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Wednesday, December 14, 2016

What Maids, Cooks, Drivers, Gardeners Have to do with Raising Children

*I just updated the Nicaraguan gulch post with this paragraph, but I thought it also deserved its own post.

I ran into an Argentinian couple the other day. They met in New York and lived there until the birth of their first child. They found raising children in NYC to be unbearable, so they moved to Nicaragua. Not Argentina. Not elsewhere in the US. Why? Because they wanted more children. And in Nicaragua (unlike the US or Argentina) they could afford it and enjoy it. Because to truly enjoy raising your children you need help, they told me. In Nicaragua they could afford the maid, cook and driver that make raising children so much more enjoyable.

This hit home for me because I worked for some of the wealthiest families in Los Angeles--they had full time maids, cooks, and nannies--but raising children in those lonely houses was still unbearable.

I envisioned how a city gulch (a place where one could enjoy raising her children) could work, but it required too much capital to get it going. So I chose the farm gulch, where raising Anders is every bit as idyllic as I imagined it would be. It's not perfect, but if there were 120 voluntaryists here it would be as close to perfect as my ideal life could possibly be.

It's hard for egalitarian Americans to understand the value of having help. The fact is: All parents would be significantly happier with maids, cooks, drivers, gardeners, personal secretaries, and the like. Raising children is not a two person job. Yes, I would rather the help be grandparents, bachelor uncles, spinster aunts, strange cousins, and single friends but that was not an option for me. So I chose the paid staff. What I don't consider a viable choice is the two parents doing it alone. It's just too miserable and hard.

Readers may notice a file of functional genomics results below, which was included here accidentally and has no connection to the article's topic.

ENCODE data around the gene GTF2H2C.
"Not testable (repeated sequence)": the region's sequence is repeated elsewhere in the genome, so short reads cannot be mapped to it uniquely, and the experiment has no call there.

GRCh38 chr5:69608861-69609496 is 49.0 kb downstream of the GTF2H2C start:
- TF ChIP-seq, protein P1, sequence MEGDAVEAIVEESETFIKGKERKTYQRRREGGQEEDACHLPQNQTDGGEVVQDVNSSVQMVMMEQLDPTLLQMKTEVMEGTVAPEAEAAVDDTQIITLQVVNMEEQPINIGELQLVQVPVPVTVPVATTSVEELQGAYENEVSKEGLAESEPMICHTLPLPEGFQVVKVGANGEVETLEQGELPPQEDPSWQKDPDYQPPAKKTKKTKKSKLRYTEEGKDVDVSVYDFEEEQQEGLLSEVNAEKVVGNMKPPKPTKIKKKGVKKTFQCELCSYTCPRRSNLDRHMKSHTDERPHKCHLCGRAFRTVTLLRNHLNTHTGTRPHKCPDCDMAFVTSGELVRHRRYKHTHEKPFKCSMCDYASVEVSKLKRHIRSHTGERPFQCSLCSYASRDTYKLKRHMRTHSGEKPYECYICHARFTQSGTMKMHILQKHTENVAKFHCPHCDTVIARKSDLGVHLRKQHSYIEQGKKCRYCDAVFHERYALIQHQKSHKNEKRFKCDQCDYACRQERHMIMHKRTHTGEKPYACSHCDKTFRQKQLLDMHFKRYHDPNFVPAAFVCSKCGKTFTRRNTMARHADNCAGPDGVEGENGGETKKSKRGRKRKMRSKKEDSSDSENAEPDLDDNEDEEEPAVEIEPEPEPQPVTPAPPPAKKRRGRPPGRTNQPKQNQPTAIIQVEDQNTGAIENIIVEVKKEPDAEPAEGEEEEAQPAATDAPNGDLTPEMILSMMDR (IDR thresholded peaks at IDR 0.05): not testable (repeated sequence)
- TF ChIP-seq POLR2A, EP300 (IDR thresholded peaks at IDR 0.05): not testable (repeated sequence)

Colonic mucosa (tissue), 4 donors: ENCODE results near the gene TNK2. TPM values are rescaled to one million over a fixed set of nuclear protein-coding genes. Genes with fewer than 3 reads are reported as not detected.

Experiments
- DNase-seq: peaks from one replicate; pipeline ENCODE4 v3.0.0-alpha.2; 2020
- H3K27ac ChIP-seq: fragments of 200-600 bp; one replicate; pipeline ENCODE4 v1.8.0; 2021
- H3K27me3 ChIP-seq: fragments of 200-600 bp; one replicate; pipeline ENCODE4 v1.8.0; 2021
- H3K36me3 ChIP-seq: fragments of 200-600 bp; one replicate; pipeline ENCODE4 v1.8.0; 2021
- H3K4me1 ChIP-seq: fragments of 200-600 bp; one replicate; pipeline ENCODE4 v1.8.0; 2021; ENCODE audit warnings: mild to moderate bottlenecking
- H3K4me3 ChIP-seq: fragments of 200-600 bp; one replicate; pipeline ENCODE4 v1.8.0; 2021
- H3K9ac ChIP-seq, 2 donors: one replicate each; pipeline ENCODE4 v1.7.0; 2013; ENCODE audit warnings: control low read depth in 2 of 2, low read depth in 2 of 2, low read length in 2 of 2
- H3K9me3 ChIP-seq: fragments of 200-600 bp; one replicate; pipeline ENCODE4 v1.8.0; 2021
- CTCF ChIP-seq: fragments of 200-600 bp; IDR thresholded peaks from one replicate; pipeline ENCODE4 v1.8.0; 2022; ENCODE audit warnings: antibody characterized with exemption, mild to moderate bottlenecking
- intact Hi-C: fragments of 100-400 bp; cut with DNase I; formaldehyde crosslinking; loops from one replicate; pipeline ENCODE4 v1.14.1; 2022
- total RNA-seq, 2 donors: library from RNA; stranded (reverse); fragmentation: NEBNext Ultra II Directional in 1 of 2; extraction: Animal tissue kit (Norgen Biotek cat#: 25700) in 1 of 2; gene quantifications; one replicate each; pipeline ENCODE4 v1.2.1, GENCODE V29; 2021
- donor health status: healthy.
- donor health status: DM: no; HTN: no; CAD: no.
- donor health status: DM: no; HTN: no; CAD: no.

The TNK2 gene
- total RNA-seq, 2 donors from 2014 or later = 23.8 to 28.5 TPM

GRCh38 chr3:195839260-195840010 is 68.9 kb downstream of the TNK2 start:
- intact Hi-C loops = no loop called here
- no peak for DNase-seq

Every parenting book talks about the time crunch, and how you have to lower your cleanliness standards, lower your organizational standards, lower your cooking standards, lower your expectations of your own behavior: That is the only way the two-parent household can cope with parenting. This is nuts.

When raising children our behavioral standards and cooking (nutrition) standards should be of the highest quality in our lives. Or at least that's what I wanted for my parenting experience. So, like the Argentinians, I live in Nicaragua.

"It was a very simple decision for us," the Argentinian woman told me, "if we still lived in New York, my younger two children would never have been born."

I concur!

That being said, let me state the problem in a different way so that other solutions become apparent: A child is a 98 hour a week responsibility, not including nights, cooking, and cleaning. 98 hours is a hard load to carry. This load would be easier divided up among three people. Interestingly enough, here in Nicaragua I have a cook, a maid, and me here to care for one child. This is easy and an enjoyable way to do things. But with this arrangement, I could handle a lot more kids, up to six I would say. Now, I can't pop out five more kids because I spend about five months of the year in Los Angeles (or Santa Barbara or Whistler or wherever we decide to go). Those months are grueling. But, what if, in Los Angeles, three sets of parents decide to live together and share a cook and a maid? Now, not only do I have a cook and a maid in Los Angeles, I have companionship at home and so does my son! Now parenting is more enjoyable.